Magazine article American Banker

Canadian Banks Courting Eskimo, Indian Business

Magazine article American Banker

Canadian Banks Courting Eskimo, Indian Business

Article excerpt

VANCOUVER, British Columbia -- Canadian banks are busy wooing indigenous people who stand to reap a multibillion-dollar windfall from settlement of land claims against the government.

The Bank of Montreal estimates that by the end of the decade. one million natives will own or control one-third of the Canadian landmass and will have received compensation of at least $4.7 billion in U.S.-dollar terms.

Late last year, Canada's Inuit -- the preferred term for Eskimos -- approved a historic landclaims accord that will make them the world's largest private landlords and create a vast northern homeland five times the size of California.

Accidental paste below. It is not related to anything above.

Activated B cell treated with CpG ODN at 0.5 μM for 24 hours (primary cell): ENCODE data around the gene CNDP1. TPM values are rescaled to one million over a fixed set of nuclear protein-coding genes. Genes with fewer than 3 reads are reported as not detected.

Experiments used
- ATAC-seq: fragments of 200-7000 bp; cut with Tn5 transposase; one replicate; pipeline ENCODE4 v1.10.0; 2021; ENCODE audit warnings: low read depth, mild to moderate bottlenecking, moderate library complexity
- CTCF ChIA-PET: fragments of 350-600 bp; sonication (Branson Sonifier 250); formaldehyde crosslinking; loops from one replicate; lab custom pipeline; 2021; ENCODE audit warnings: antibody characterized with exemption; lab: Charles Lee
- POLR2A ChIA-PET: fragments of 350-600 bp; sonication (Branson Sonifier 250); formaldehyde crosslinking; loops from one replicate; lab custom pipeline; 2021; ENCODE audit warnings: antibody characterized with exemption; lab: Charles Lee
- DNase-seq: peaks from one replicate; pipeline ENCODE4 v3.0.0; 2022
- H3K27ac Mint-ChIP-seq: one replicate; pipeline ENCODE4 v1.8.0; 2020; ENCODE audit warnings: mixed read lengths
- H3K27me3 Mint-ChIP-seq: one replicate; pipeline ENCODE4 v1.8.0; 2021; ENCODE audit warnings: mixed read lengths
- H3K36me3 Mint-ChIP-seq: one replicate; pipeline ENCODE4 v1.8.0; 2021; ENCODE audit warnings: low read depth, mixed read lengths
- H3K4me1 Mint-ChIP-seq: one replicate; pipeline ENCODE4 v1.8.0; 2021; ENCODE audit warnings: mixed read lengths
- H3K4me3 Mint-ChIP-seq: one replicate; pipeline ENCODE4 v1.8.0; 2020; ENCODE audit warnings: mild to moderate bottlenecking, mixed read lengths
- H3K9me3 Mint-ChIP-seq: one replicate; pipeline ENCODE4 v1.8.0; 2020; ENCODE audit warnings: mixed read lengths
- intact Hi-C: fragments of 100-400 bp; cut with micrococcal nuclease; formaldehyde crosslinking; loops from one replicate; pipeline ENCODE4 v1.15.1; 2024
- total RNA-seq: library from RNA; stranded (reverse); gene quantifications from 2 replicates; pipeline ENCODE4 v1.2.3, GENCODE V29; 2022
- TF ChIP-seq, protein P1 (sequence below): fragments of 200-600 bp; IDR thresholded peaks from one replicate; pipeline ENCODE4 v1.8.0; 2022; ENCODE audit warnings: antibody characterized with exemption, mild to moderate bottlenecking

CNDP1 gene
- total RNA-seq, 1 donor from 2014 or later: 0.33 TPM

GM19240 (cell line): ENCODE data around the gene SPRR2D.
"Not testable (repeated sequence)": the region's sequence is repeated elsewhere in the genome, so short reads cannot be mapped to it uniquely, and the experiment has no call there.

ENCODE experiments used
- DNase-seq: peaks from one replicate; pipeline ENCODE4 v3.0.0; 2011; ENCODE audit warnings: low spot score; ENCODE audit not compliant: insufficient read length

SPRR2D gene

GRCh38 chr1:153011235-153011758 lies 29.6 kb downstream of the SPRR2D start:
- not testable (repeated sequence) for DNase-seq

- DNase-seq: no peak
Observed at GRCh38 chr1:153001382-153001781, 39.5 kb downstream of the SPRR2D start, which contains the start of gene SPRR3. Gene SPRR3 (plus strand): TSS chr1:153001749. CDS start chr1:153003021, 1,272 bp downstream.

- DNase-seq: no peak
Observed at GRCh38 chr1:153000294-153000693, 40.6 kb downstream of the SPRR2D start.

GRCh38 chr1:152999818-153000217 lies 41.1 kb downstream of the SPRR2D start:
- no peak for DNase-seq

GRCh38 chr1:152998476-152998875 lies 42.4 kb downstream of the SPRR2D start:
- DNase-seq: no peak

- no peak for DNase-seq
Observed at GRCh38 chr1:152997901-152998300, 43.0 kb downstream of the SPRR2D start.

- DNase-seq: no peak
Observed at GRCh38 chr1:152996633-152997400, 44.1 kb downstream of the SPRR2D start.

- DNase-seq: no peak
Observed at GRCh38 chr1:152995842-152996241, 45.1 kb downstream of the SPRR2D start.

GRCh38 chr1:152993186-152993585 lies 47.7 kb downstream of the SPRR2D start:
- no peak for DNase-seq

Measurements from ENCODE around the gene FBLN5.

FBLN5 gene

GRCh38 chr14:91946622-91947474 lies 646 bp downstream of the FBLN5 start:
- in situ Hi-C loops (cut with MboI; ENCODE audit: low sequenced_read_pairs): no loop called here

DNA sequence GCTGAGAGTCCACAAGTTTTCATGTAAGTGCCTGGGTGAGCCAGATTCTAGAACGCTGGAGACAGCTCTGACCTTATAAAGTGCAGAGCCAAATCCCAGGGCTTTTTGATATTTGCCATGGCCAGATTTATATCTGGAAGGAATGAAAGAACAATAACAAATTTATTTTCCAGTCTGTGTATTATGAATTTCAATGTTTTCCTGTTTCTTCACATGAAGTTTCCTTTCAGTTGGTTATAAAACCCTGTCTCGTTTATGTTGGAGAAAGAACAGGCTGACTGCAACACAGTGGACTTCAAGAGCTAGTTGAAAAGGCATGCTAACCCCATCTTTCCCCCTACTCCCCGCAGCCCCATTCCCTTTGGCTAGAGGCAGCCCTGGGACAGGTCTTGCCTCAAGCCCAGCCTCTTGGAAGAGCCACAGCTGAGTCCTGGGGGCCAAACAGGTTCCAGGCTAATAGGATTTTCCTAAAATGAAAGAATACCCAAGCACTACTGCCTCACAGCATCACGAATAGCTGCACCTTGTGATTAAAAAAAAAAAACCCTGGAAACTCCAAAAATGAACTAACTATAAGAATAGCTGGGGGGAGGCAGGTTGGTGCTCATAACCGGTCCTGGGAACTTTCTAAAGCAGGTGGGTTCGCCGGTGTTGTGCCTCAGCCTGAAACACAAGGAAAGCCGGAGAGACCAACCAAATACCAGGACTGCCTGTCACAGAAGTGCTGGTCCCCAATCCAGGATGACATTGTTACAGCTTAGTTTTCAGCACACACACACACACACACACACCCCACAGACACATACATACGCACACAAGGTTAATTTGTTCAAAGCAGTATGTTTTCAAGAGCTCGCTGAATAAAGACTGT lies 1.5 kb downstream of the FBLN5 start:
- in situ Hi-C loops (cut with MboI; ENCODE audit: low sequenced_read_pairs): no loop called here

Increase in Hiring

Canadian Imperial Bank of Commerce has announced plans to raise the proportion of natives in its work force to 2.1% within five years from 1.1% now and 0.6% in 1990.

The Bank of Nova Scotia, which has a work force 1.4% native, said it also plans to raise that figure.

Spokeswoman Shelley Jourard said Scotiabank recently held a series of investment seminars for natives in western Canada, home to most of the unsettled land claims. "We suspect they're going to need investment management services and we hope to be the bank to provide those services," she said.

|Aggressive Target'

The Bank of Montreal said it planned to increase its percentage of native workers to nearly 2% from 0.6% within two years.

"We're intending in rough numbers to triple our current aboriginal employment numbers from today's 150 to 450 or 500 in the next 30 months. It's an aggressive target," Ron Jamieson said.

Mr. Jamieson, a 44-year-old Mohawk Indian, was hired last September as the Bank of Montreal's vice president of aboriginal banking. …

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